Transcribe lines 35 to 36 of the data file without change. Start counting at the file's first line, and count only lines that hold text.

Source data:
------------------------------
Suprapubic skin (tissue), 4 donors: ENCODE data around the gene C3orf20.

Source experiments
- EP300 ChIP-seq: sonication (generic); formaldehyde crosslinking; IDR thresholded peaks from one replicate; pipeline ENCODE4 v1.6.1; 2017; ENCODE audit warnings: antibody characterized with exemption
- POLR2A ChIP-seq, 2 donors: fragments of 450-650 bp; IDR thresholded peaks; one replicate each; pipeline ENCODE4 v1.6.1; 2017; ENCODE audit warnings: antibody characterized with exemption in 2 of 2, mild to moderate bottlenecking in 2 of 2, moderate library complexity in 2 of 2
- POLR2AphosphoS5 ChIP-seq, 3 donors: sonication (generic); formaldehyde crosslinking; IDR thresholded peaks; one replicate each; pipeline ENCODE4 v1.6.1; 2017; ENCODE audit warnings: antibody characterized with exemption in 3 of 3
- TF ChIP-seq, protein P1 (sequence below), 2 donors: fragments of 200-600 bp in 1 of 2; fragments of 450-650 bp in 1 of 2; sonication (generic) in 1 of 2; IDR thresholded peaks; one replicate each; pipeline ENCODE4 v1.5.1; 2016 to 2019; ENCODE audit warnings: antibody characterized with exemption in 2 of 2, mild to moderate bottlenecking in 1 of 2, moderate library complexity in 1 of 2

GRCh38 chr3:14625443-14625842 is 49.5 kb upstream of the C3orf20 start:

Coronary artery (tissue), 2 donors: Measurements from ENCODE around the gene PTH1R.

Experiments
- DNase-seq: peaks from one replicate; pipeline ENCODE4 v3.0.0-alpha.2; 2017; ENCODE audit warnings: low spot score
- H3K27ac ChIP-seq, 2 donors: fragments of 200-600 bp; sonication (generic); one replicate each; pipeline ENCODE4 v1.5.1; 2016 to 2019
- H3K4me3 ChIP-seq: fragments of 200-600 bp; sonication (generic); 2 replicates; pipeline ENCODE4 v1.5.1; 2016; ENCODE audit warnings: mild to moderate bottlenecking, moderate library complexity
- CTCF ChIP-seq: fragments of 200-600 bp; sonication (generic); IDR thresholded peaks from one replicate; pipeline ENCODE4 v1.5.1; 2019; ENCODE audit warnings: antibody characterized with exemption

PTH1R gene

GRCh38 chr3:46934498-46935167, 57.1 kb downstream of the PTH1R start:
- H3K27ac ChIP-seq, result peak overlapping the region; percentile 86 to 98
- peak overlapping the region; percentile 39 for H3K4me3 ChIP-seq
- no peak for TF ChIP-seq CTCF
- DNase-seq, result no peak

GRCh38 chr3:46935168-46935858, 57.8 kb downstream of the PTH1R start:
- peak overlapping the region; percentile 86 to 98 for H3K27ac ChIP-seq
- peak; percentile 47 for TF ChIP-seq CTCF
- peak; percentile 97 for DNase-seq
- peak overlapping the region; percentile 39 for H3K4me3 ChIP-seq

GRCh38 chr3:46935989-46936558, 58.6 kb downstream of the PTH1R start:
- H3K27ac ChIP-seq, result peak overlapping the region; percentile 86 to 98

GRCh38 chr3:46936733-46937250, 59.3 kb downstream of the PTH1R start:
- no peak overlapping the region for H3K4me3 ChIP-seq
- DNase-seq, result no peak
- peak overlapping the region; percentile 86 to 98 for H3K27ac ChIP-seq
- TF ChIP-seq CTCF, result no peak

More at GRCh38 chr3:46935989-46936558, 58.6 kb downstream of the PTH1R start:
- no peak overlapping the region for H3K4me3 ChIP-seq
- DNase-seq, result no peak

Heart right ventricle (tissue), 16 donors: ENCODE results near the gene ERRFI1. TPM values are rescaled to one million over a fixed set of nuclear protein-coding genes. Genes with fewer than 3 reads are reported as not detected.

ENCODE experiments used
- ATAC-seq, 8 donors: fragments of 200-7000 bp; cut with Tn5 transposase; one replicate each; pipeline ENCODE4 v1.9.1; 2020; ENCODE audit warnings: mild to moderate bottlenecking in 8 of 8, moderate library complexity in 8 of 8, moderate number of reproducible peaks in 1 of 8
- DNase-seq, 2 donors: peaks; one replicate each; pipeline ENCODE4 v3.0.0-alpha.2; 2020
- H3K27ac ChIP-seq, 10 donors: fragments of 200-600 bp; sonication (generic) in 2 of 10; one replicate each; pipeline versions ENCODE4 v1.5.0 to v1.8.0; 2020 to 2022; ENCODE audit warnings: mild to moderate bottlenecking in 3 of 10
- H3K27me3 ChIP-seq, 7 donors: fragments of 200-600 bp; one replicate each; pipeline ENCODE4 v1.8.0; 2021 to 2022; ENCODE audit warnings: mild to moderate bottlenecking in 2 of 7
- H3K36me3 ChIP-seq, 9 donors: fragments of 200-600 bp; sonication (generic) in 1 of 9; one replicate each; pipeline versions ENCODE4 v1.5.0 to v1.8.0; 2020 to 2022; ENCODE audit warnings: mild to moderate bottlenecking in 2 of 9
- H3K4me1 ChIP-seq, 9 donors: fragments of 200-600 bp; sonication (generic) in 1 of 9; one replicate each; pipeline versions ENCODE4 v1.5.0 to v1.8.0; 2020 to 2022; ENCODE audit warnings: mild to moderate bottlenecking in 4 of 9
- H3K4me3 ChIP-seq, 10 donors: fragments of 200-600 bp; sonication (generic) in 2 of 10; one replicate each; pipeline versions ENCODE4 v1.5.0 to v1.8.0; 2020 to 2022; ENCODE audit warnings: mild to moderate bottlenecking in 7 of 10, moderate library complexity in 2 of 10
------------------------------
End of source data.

Heart right ventricle (tissue), 16 donors: ENCODE results near the gene ERRFI1. TPM values are rescaled to one million over a fixed set of nuclear protein-coding genes. Genes with fewer than 3 reads are reported as not detected.

ENCODE experiments used